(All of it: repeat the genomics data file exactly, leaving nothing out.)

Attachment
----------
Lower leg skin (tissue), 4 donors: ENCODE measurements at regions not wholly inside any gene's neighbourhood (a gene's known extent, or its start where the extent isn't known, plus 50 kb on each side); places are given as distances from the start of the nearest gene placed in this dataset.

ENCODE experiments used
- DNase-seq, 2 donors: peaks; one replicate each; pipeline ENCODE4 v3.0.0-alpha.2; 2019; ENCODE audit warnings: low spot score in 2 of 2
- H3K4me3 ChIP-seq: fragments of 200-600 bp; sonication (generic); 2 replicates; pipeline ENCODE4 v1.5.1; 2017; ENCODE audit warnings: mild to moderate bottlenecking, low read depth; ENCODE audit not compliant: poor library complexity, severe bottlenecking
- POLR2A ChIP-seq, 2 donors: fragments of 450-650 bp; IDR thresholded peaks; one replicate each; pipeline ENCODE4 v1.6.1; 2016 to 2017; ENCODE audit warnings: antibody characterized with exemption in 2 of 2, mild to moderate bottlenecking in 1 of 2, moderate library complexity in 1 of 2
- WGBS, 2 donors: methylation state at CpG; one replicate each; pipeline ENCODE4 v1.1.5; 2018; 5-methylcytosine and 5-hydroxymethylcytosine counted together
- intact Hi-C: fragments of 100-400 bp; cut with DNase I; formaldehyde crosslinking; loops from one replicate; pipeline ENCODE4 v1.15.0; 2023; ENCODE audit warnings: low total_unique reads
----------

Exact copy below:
Lower leg skin (tissue), 4 donors: ENCODE measurements at regions not wholly inside any gene's neighbourhood (a gene's known extent, or its start where the extent isn't known, plus 50 kb on each side); places are given as distances from the start of the nearest gene placed in this dataset.

ENCODE experiments used
- DNase-seq, 2 donors: peaks; one replicate each; pipeline ENCODE4 v3.0.0-alpha.2; 2019; ENCODE audit warnings: low spot score in 2 of 2
- H3K4me3 ChIP-seq: fragments of 200-600 bp; sonication (generic); 2 replicates; pipeline ENCODE4 v1.5.1; 2017; ENCODE audit warnings: mild to moderate bottlenecking, low read depth; ENCODE audit not compliant: poor library complexity, severe bottlenecking
- POLR2A ChIP-seq, 2 donors: fragments of 450-650 bp; IDR thresholded peaks; one replicate each; pipeline ENCODE4 v1.6.1; 2016 to 2017; ENCODE audit warnings: antibody characterized with exemption in 2 of 2, mild to moderate bottlenecking in 1 of 2, moderate library complexity in 1 of 2
- WGBS, 2 donors: methylation state at CpG; one replicate each; pipeline ENCODE4 v1.1.5; 2018; 5-methylcytosine and 5-hydroxymethylcytosine counted together
- intact Hi-C: fragments of 100-400 bp; cut with DNase I; formaldehyde crosslinking; loops from one replicate; pipeline ENCODE4 v1.15.0; 2023; ENCODE audit warnings: low total_unique reads